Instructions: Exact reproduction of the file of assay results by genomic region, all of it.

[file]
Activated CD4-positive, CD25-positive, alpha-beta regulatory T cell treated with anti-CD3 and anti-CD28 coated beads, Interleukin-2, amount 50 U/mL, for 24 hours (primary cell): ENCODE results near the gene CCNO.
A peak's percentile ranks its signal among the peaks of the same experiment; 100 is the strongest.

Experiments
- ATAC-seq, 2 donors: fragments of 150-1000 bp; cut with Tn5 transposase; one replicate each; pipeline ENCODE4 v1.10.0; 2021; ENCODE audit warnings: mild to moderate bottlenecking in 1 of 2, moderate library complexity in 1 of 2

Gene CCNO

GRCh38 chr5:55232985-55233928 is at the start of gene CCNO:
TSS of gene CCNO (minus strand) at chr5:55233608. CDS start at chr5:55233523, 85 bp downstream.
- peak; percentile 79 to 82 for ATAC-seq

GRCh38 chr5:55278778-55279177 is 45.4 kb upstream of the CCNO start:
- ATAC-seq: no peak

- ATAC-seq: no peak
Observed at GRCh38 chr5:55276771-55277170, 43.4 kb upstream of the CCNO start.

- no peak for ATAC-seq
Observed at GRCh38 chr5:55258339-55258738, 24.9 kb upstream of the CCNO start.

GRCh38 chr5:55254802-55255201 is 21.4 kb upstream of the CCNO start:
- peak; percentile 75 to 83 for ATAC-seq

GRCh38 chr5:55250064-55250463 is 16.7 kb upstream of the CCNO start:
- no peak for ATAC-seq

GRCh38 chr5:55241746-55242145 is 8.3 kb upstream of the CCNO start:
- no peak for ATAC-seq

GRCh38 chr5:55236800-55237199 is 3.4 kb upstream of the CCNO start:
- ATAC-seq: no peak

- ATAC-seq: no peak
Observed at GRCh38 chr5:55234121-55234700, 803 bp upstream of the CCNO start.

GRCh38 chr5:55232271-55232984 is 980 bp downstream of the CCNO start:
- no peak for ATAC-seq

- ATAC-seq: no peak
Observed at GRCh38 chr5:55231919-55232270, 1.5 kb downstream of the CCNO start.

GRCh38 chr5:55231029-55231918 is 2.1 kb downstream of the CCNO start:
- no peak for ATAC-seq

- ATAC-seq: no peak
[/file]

Activated CD4-positive, CD25-positive, alpha-beta regulatory T cell treated with anti-CD3 and anti-CD28 coated beads, Interleukin-2, amount 50 U/mL, for 24 hours (primary cell): ENCODE results near the gene CCNO.
A peak's percentile ranks its signal among the peaks of the same experiment; 100 is the strongest.

Experiments
- ATAC-seq, 2 donors: fragments of 150-1000 bp; cut with Tn5 transposase; one replicate each; pipeline ENCODE4 v1.10.0; 2021; ENCODE audit warnings: mild to moderate bottlenecking in 1 of 2, moderate library complexity in 1 of 2

Gene CCNO

GRCh38 chr5:55232985-55233928 is at the start of gene CCNO:
TSS of gene CCNO (minus strand) at chr5:55233608. CDS start at chr5:55233523, 85 bp downstream.
- peak; percentile 79 to 82 for ATAC-seq

GRCh38 chr5:55278778-55279177 is 45.4 kb upstream of the CCNO start:
- ATAC-seq: no peak

- ATAC-seq: no peak
Observed at GRCh38 chr5:55276771-55277170, 43.4 kb upstream of the CCNO start.

- no peak for ATAC-seq
Observed at GRCh38 chr5:55258339-55258738, 24.9 kb upstream of the CCNO start.

GRCh38 chr5:55254802-55255201 is 21.4 kb upstream of the CCNO start:
- peak; percentile 75 to 83 for ATAC-seq

GRCh38 chr5:55250064-55250463 is 16.7 kb upstream of the CCNO start:
- no peak for ATAC-seq

GRCh38 chr5:55241746-55242145 is 8.3 kb upstream of the CCNO start:
- no peak for ATAC-seq

GRCh38 chr5:55236800-55237199 is 3.4 kb upstream of the CCNO start:
- ATAC-seq: no peak

- ATAC-seq: no peak
Observed at GRCh38 chr5:55234121-55234700, 803 bp upstream of the CCNO start.

GRCh38 chr5:55232271-55232984 is 980 bp downstream of the CCNO start:
- no peak for ATAC-seq

- ATAC-seq: no peak
Observed at GRCh38 chr5:55231919-55232270, 1.5 kb downstream of the CCNO start.

GRCh38 chr5:55231029-55231918 is 2.1 kb downstream of the CCNO start:
- no peak for ATAC-seq

- ATAC-seq: no peak